Unchanged Cognates as a Criterion in Linguistic Subgrouping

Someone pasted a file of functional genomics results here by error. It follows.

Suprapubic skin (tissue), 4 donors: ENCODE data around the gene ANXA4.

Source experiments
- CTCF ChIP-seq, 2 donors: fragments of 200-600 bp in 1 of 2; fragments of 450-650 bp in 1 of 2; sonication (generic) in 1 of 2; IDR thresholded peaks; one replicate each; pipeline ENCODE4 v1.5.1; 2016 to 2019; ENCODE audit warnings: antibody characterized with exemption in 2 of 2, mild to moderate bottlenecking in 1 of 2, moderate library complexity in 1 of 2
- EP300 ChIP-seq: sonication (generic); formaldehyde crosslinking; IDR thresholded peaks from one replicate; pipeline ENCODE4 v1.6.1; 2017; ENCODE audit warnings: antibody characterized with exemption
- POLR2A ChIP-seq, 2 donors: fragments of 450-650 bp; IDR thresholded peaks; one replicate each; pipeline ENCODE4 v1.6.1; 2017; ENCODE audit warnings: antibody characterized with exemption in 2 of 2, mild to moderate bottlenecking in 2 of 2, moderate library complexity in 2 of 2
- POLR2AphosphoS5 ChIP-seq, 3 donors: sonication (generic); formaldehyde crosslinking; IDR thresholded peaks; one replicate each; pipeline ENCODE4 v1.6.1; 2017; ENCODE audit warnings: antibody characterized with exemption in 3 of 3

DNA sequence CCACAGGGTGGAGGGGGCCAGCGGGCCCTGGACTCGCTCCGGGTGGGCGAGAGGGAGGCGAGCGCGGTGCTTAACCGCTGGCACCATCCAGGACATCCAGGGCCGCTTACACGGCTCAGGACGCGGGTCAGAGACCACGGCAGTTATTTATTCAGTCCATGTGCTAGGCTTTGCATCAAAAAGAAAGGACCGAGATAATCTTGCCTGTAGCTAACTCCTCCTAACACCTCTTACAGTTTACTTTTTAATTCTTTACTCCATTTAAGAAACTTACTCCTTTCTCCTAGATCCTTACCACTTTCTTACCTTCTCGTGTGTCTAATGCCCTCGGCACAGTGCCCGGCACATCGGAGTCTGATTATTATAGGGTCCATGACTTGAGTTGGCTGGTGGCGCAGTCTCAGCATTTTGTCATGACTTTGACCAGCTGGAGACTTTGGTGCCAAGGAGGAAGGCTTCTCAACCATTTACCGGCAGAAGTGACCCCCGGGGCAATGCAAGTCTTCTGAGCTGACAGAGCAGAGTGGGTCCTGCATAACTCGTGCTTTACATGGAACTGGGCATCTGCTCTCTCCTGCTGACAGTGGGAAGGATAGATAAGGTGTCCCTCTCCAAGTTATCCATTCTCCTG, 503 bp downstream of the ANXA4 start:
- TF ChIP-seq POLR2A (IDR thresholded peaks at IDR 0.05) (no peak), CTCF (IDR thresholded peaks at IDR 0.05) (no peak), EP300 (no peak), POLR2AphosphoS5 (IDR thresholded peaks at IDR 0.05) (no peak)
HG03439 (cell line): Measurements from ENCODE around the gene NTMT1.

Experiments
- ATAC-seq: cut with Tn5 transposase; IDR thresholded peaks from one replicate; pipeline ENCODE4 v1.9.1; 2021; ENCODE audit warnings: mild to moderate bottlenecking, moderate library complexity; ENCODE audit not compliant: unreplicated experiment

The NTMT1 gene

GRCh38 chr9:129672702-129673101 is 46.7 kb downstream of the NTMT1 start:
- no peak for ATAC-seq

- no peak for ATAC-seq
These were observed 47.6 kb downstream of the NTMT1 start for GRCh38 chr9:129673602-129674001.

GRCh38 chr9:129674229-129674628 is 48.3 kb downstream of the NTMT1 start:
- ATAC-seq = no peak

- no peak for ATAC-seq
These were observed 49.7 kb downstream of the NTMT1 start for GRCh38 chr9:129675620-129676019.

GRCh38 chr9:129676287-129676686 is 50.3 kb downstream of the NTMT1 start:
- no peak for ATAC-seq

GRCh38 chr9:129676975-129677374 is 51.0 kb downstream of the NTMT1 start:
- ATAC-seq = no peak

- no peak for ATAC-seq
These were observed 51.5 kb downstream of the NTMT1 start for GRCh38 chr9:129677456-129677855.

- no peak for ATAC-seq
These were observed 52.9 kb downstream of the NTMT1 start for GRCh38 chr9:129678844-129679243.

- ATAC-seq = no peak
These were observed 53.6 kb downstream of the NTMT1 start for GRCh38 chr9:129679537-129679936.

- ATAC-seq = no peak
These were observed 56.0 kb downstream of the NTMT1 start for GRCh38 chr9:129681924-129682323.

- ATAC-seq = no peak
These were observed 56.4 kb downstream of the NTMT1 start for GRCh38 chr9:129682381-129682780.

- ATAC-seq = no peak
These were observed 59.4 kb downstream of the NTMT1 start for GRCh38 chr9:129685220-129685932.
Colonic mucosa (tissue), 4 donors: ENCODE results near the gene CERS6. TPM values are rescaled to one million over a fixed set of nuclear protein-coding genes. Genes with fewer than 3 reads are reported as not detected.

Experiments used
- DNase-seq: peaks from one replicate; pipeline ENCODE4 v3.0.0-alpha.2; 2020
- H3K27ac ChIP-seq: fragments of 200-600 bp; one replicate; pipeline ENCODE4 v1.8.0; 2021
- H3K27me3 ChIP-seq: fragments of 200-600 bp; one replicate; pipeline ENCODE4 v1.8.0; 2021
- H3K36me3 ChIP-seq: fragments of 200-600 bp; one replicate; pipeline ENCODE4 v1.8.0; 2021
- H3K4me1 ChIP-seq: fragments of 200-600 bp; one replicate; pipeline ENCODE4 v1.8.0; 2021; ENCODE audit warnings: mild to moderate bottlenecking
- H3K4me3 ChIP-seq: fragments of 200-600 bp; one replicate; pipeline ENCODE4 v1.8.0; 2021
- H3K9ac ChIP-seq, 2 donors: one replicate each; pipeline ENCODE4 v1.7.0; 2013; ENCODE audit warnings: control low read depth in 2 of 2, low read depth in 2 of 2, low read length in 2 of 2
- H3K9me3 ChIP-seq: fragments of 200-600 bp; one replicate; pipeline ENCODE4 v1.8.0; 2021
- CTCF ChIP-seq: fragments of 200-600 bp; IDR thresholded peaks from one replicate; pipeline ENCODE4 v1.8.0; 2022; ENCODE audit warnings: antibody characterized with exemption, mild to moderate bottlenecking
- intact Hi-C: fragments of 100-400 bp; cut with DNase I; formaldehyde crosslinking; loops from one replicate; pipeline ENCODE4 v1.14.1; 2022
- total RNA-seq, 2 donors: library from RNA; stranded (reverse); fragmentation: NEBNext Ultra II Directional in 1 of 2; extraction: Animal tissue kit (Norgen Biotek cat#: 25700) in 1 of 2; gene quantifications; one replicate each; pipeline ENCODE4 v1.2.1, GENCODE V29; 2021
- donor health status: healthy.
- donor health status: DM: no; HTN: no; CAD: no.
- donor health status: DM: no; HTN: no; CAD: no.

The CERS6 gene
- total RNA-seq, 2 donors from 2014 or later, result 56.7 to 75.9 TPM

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<ul><li><p>Linguistic Society of America</p><p>Unchanged Cognates as a Criterion in Linguistic SubgroupingAuthor(s): Bh. Krishnamurti, Lincoln Moses and Douglas G. DanforthSource: Language, Vol. 59, No. 3 (Sep., 1983), pp. 541-568Published by: Linguistic Society of AmericaStable URL: http://www.jstor.org/stable/413903 .Accessed: 12/11/2014 07:51</p><p>Your use of the JSTOR archive indicates your acceptance of the Terms &amp; Conditions of Use, available at .http://www.jstor.org/page/info/about/policies/terms.jsp</p><p> .JSTOR is a not-for-profit service that helps scholars, researchers, and students discover, use, and build upon a wide range ofcontent in a trusted digital archive. We use information technology and tools to increase productivity and facilitate new formsof scholarship. For more information about JSTOR, please contact support@jstor.org.</p><p> .</p><p>Linguistic Society of America is collaborating with JSTOR to digitize, preserve and extend access to Language.</p><p>http://www.jstor.org </p><p>This content downloaded from 74.44.203.226 on Wed, 12 Nov 2014 07:51:06 AMAll use subject to JSTOR Terms and Conditions</p><p>http://www.jstor.org/action/showPublisher?publisherCode=lsahttp://www.jstor.org/stable/413903?origin=JSTOR-pdfhttp://www.jstor.org/page/info/about/policies/terms.jsphttp://www.jstor.org/page/info/about/policies/terms.jsp</p></li><li><p>UNCHANGED COGNATES AS A CRITERION IN LINGUISTIC SUBGROUPING </p><p>BH. KRISHNAMURTI LINCOLN MOSES DOUGLAS G. DANFORTH </p><p>Osmania University Stanford University Wang Laboratories If a sound change has lexically diffused without completing its course, one finds that </p><p>among the lexical items qualified for the change, some have already changed (c), others have remained unchanged (u), and still others show variant forms (u/c). When such a change has affected a group of genetically related languages, the consequent comparative pattern u-ulc-c can be used to set up subrelations among languages. In this paper, we draw on data from six languages belonging to the South-Central subfamily of Dra- vidian, with reference to an atypical sound change called 'apical displacement'. There are 63 etymologies which qualify for the study. A total of 945 possible binary-labeled trees fall into six types for the six languages under study. In terms of our postulates, that tree is the best which scores the lowest m, i.e. the minimum number of independent instances of change needed to account for the u-c-o (o = no cognate) pattern of a given entry. Each of the 63 entries has been applied to the possible 945 trees, and the trees have been scored for the value m by computer. The one tree which scored the lowest (71 points) is identical with the traditionally established tree for these languages. This paper shows that: (a) one shared innovation is sufficient to give genetic subrelations among languages, within the framework of the theory of lexical diffusion; (b) unchanged cognates are as important as changed cognates in giving differential scores for possible trees; and (c) the notion of shared innovation can be further refined within the theory of lexical diffusion.* </p><p>1. INTRODUCTION. In the standard theory of historical linguistics, subrela- tions among languages belonging to a family are established on the basis of 'shared innovations' (Dyen 1953:580-82, Hoenigswald 1966:7). Under ideal conditions, a family tree diagram can be constructed to reflect subrelationships among a group of genetically related languages: the more inclusive innovations account for branchings at higher nodes, while the more exclusive innovations correspond to branchings at lower nodes. A tree diagram also implies a relative chronology, with higher branchings representing older changes.' The short- comings of both the comparative method and the tree diagram are all too well- known to historical linguists. (For a lucid discussion, cf. Bloomfield 1933, </p><p>* When the central idea of this paper was conceived and developed, Krishnamurti and Moses were Resident Fellows at the Center for Advanced Study in the Behavioral Sciences, Stanford (1975-76). Danforth was a statistics advisor at the Center. We all gratefully acknowledge the facilities provided for our collaborative work at the Center. We are indebted to the following for their useful and encouraging comments on an earlier draft of this paper: M. B. Emeneau, G. B. Kelley, Hans H. Hock, George Cardona, Paul Kiparsky, Chin-Chuan Cheng, and R. M. W. Dixon. William S-Y. Wang gets a major share of gratitude for his numerous insightful comments, which helped us in the revision of this paper. </p><p>'This is the point essentially implied by Hoenigswald (1960, ?13.2.4) when he says: 'Each dif- ferent reconstruction represents the proto-language of a subfamily. The component languages of those language pairs which yield identical reconstructions belong to one subfamily. If a language is thus found to belong to two subfamilies, that subfamily which is reconstructed from the smaller number of languages is, in turn, a subfamily within the subfamily reconstructed from the larger number of languages.' </p><p>541 </p><p>This content downloaded from 74.44.203.226 on Wed, 12 Nov 2014 07:51:06 AMAll use subject to JSTOR Terms and Conditions</p><p>http://www.jstor.org/page/info/about/policies/terms.jsp</p></li><li><p>LANGUAGE, VOLUME 59, NUMBER 3 (1983) </p><p>??18.9-13.) However, while their utility has not been rejected, no alternative procedure has yet been developed which captures subrelationships among the members of a language family in a more rigorous way.2 </p><p>In linguistic subgrouping, it is the presence or absence of an innovation (say, a sound change resulting in a phonemic merger or split) that is taken into account, rather than the extent to which it has affected cognate morphs in the related languages. To quote Hoenigswald (1966:8): </p><p>Brugmannian innovations are not for counting-the question, in principle, is whether they are at all present or entirely absent in a given set of descendant languages. Of course, this amounts to saying that if languages A and B share an authentic "innovation" as against lan- guage C, then there can be none linking C and B against A. Where this nevertheless happens, as it frequently does, it indicates the inadequacy of the family tree as a device to depict a language relationship.' </p><p>Recent studies have conclusively shown that at least some sound changes are lexically gradual; i.e., lexical items which fulfill the structural conditions of a sound change are not all affected by it at once (Chen &amp; Wang 1975). A commonly initiated sound change can spread across a set of related languages, engulfing more and more lexical items which qualify for the change; and the process may continue for several centuries. The number of innovative cognates (i.e. those affected by a given sound change) which any two languages share can then be taken as a measure of their relative distance. For instance, Lan- guages ABC may all show evidence of a shared innovation (a certain sound change), but AB may share more cognates-with-change; this would give us a subgrouping ((AB) C) as preferable to the possible subgroupings ((AC) B) and ((BC) A).3 </p><p>1.1. In a recent study of the areal and lexical diffusion of three sound changes in the South-Central group of Dravidian languages-viz. Gondi (G), Konda (K), Kui (Ku), Kuvi (Kv), Pengo (P), and Manda (M)-Krishnamurti 1978 </p><p>2 The method of lexicostatistics (also called glottochronology), proposed by Morris Swadesh, was much discussed in the 1950's as an alternative to traditional subgrouping. It is based on the hypothesis that, in any language, basic vocabulary is lost (or replaced) at a constant rate. The time- depth which separates any two languages of a family is calibrated by comparing the degree of loss in basic cognate vocabulary. In this theory, only the presence or absence of a 'true cognate' in a language matters, rather than how close a word is in form to cognates in the sister languages. Several aspects of this theory have been questioned, and it seems not to be as popular in historical studies now as it was two decades ago. For further details, see Gudschinsky 1956 (in Hymes 1964, with the latter's reference note). </p><p>3 Here the assumption is that, after the ancestor of AB had separated from C, the two branches would have different lexical schedules in the implementation of the inherited sound change. Con- sequently, the shared innovative cognates between AB would be more numerous than between either one of them and C. -Hsieh (1973:71) introduces the notion of 'diffusion overlapping' to represent 'the sharing or overlapping of the phonological forms in cognate items across dialects', and he proposes to utilize 'the degrees of diffusion overlapping with respect to a commonly initiated sound change' to measure 'the relative genetic closeness' of three or more dialects. (A discussion of this concept is also given by Krishnamurti 1978:12.) </p><p>542 </p><p>This content downloaded from 74.44.203.226 on Wed, 12 Nov 2014 07:51:06 AMAll use subject to JSTOR Terms and Conditions</p><p>http://www.jstor.org/page/info/about/policies/terms.jsp</p></li><li><p>UNCHANGED COGNATES </p><p>shows that a tree structure reflecting the hierarchical relationships of these languages can be constructed, taking into account the number of cognates- with-change that each language has shared with the other five. The result- ing tree diagram, shown here as Figure 1, perfectly matches the traditional diagram based on a number of phonological and morphological isoglosses (see Appendix I). </p><p>Proto- Gondi ........... Manda </p><p>Gondi Konda Kui Kuvi Pengo Manda </p><p>FIGURE 1. A tree diagram of the South-Central Dravidian languages. </p><p>An exact replica of Fig. 1 has also been produced with the aid of a computer program developed by Roy D'Andrade of the University of California, San Diego,4 using as input the numbers of cognates-with-change that each language has shared with the other five; it is given as Table I (overleaf; data taken from Krishnamurti 1978, Table 8). </p><p>2. A NEW APPROACH. The method of linguistic subgrouping proposed in the above studies mainly concerns itself with changed cognates, rather than with the cognates which remain unchanged in different languages. Within the frame- work of the theory of lexical gradualness of sound change, we find that con- sideration of unchanged cognates also has an important role to play in linguistic subgrouping. We introduce the postulate below, and we find that adherence to </p><p>4 It was through Matthew Y. Chen that Krishnamurti came to know in January 1977 about the 'U-statistic hierarchical clustering', a computer program developed by D'Andrade (cf. D'Andrade 1978). Chen used his good offices with D'Andrade to run the program, using as input the numbers given in Table 8 of Krishnamurti 1978; the resulting tree diagram is identical with that given by Krishnamurti. In a personal communication (2 March, 1977), Chen wrote to Krishnamurti: </p><p>'The above tree (I'll refer to it as Diagram A) makes 40 predictions, 37 of which proved correct, and 3 wrong. The incorrect predictions have to do with the peripheral dialects, namely Gondi and Konda. Diagram A predicts that Kuvi should be closer to Konda than it is to Gondi. This turns out to be incorrect, since Kuvi shared 20 innovative items with Konda but 22 with Gondi. This is mistake 1. Diagram A also predicts that Konda should be closer to Manda than it is to Gondi. Again this is wrong, since Konda shares only 9 items with Manda but as many as 16 with Gondi. Finally, on the basis of Diagram A, Manda should be closer to Konda than it is to Gondi, an inference contradicted by the fact that whereas Manda shares 9 items with Konda (as noted before), it shares 10 with Gondi. Nevertheless, 37 correct predictions out of 40, that is 0.9250 correct, is an unusually high score of correct prediction, as Dr. D'Andrade commented.' </p><p>543 </p><p>This content downloaded from 74.44.203.226 on Wed, 12 Nov 2014 07:51:06 AMAll use subject to JSTOR Terms and Conditions</p><p>http://www.jstor.org/page/info/about/policies/terms.jsp</p></li><li><p>LANGUAGE, VOLUME 59, NUMBER 3 (1983) </p><p>GONDI KONDA KUI Kuvi PENGO Konda 16 Kui 18 18 Kuvi 22 20 88 Pengo 11 19 48 49 Manda 10 9 40 42 57 </p><p>TABLE 1. Number of shared cognates-with-change. </p><p>it implies that certain trees 'fit' more naturally with observed distributions of changed and unchanged forms of cognates. The key idea will be made clear from the examples. </p><p>POSTULATE I. A lexical item may change its form (phonemic content and/or arrangement) after it has undergone a sound change, but a changed item will not revert to its unchanged form through a subsequent sound change. </p><p>This is based on the famous principle of the irreversibility of the effects of sound change, particularly phonological merger (Hoenigswald 1960, ?11.4). In the case of literary languages, it is possible that, after a sound change had completed its course, some of the changed lexical items might be replaced by corresponding unchanged ones borrowed from an earlier literary variety-pre- ferred in certain formal styles, and used by certain individuals in speech and/or writing.5 Such items must be identified and rejected by this postulate. Even in non-literary languages, comparativists can use several linguistic clues to detect borrowed unchanged items; these tend to be less systematically distributed than the changed forms, and also fewer in number. The co-occurrence of both changed and unchanged forms in synchronic usage is handled by Postulate II (see below, ?3.1). </p><p>The effect of Postulate I is that, when a lexical item is definitely known as 'changed' for a given language, it cannot be treated as 'unchanged'. We rep- resent this postulate schematically as follows (&gt; = becomes; &gt; = does not become): u &gt; c, c &gt; u. In the light of this postulate, we take an example and </p><p>5 Wang (p.c.) has drawn our attention to the fact that educated Swedish of Stockholm has recently revived, in formal styles, a word-final -d which had been lost earlier; this is a possible exception to Postulate I. Janson 1977, who has discussed this change, says that, between the 14th and 18th centuries, there is evidence for loss of word-final /d/ ([d] after 1, n, but [d] elsewhere) 'in the dialects of Southern Sweden'. The loss of the dental fricative [d] (spelled -dh) was very extensive, and spread to 'Svealand, the area where Stockholm is situated' (255-6). 'From the 18th century on, however, evidence in the written language for deletion of -d tapers off. Actually, the dentals must have been re-introduced in the endings -ad and -at in the language of the educated class' (256). Here, the revival or retention (the point is not clear from the paper) of word-final -d is apparently motivated by educated speakers of Stockholm on sociological and sociolinguistic grounds. A some- what parallel case occurs in Modern Telugu. Late Old Telugu (ca. 12th c. A.D.) had a sound change Cr- &gt; C- (C = voiced or voiceless stop), e.g. prata &gt; pata 'old', krotta &gt; kotta 'new', etc. Modern </p><p>Telugu has only the changed forms in both speech an...</p></li></ul>